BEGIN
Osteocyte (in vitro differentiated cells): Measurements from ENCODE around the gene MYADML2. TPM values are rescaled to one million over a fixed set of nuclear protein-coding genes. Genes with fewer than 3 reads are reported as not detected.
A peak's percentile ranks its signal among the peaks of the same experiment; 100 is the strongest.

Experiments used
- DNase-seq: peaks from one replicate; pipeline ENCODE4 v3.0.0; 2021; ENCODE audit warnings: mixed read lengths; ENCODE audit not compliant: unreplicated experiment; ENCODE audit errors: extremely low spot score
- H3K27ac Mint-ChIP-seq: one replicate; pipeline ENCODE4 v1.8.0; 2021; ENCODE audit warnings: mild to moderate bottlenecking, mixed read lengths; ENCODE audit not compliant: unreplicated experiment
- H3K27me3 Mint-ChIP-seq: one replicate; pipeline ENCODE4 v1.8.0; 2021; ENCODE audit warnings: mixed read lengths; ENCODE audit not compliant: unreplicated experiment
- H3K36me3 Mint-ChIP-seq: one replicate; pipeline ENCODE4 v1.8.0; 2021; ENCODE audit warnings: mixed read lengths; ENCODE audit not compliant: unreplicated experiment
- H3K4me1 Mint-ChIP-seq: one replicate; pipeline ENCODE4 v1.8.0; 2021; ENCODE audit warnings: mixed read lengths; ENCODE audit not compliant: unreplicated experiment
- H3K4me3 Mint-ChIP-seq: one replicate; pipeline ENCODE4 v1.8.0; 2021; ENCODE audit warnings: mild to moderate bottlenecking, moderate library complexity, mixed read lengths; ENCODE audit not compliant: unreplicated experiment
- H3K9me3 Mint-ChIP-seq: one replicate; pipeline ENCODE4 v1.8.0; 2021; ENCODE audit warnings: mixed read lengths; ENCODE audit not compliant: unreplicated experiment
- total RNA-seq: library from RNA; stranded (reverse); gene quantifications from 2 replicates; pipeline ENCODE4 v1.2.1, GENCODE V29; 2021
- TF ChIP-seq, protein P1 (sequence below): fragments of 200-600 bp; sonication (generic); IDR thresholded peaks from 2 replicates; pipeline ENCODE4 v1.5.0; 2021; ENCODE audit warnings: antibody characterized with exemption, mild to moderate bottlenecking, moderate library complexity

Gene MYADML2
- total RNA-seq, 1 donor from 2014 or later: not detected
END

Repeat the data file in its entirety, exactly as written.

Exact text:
Osteocyte (in vitro differentiated cells): Measurements from ENCODE around the gene MYADML2. TPM values are rescaled to one million over a fixed set of nuclear protein-coding genes. Genes with fewer than 3 reads are reported as not detected.
A peak's percentile ranks its signal among the peaks of the same experiment; 100 is the strongest.

Experiments used
- DNase-seq: peaks from one replicate; pipeline ENCODE4 v3.0.0; 2021; ENCODE audit warnings: mixed read lengths; ENCODE audit not compliant: unreplicated experiment; ENCODE audit errors: extremely low spot score
- H3K27ac Mint-ChIP-seq: one replicate; pipeline ENCODE4 v1.8.0; 2021; ENCODE audit warnings: mild to moderate bottlenecking, mixed read lengths; ENCODE audit not compliant: unreplicated experiment
- H3K27me3 Mint-ChIP-seq: one replicate; pipeline ENCODE4 v1.8.0; 2021; ENCODE audit warnings: mixed read lengths; ENCODE audit not compliant: unreplicated experiment
- H3K36me3 Mint-ChIP-seq: one replicate; pipeline ENCODE4 v1.8.0; 2021; ENCODE audit warnings: mixed read lengths; ENCODE audit not compliant: unreplicated experiment
- H3K4me1 Mint-ChIP-seq: one replicate; pipeline ENCODE4 v1.8.0; 2021; ENCODE audit warnings: mixed read lengths; ENCODE audit not compliant: unreplicated experiment
- H3K4me3 Mint-ChIP-seq: one replicate; pipeline ENCODE4 v1.8.0; 2021; ENCODE audit warnings: mild to moderate bottlenecking, moderate library complexity, mixed read lengths; ENCODE audit not compliant: unreplicated experiment
- H3K9me3 Mint-ChIP-seq: one replicate; pipeline ENCODE4 v1.8.0; 2021; ENCODE audit warnings: mixed read lengths; ENCODE audit not compliant: unreplicated experiment
- total RNA-seq: library from RNA; stranded (reverse); gene quantifications from 2 replicates; pipeline ENCODE4 v1.2.1, GENCODE V29; 2021
- TF ChIP-seq, protein P1 (sequence below): fragments of 200-600 bp; sonication (generic); IDR thresholded peaks from 2 replicates; pipeline ENCODE4 v1.5.0; 2021; ENCODE audit warnings: antibody characterized with exemption, mild to moderate bottlenecking, moderate library complexity

Gene MYADML2
- total RNA-seq, 1 donor from 2014 or later: not detected